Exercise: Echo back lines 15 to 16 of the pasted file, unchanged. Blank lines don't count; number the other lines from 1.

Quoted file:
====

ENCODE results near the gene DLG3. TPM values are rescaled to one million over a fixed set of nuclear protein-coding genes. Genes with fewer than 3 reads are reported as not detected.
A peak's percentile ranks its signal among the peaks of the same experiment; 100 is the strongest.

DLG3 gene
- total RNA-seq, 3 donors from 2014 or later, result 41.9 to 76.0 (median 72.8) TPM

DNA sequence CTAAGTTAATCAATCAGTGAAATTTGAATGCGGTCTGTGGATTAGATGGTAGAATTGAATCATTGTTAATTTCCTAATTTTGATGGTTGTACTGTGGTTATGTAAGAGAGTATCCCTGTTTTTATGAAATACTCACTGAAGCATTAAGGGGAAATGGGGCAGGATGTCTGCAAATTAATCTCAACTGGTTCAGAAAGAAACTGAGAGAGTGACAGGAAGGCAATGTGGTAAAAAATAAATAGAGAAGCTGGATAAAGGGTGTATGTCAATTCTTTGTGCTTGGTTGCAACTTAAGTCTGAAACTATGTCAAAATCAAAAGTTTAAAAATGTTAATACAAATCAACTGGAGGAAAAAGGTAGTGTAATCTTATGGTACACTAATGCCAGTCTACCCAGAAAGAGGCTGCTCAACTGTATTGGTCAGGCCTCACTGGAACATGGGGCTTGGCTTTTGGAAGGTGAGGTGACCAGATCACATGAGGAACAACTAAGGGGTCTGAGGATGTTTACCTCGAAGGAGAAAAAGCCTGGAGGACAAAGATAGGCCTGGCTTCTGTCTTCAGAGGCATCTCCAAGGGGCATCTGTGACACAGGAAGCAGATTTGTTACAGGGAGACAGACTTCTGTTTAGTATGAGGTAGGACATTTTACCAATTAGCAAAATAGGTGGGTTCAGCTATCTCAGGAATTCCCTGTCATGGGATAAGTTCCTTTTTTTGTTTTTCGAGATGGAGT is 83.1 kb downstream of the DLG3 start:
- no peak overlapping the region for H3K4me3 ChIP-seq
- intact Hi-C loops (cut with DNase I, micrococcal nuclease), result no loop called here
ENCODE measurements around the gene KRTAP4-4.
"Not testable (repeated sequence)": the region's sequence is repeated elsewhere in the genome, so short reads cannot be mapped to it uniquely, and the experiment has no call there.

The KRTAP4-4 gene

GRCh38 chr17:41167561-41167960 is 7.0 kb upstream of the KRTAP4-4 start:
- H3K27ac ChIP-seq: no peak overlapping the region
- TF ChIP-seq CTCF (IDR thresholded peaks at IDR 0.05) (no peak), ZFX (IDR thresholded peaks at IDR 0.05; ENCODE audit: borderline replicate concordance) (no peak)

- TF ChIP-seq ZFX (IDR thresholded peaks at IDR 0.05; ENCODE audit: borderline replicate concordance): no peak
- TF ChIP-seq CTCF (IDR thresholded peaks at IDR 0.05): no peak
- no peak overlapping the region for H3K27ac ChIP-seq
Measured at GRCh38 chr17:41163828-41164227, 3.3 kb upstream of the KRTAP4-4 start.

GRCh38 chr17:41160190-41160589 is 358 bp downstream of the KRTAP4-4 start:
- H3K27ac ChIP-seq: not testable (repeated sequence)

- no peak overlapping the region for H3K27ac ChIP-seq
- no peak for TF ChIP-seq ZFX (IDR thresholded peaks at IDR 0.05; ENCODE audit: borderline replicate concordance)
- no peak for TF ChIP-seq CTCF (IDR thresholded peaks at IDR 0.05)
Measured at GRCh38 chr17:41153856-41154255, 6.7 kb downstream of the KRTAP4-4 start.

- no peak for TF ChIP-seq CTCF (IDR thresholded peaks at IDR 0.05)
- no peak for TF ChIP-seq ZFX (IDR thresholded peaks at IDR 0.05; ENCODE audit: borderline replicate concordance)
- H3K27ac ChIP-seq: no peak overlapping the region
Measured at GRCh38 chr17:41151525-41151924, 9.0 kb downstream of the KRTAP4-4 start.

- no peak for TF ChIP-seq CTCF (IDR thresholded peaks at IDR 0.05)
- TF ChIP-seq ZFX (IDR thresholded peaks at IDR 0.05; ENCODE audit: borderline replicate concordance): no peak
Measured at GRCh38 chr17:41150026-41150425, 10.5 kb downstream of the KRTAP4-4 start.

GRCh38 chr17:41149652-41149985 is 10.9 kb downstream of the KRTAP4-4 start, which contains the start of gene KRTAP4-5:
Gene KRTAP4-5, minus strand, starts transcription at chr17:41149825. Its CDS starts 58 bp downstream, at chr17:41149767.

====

- TF ChIP-seq CTCF (IDR thresholded peaks at IDR 0.05): no peak
- no peak overlapping the region for H3K27ac ChIP-seq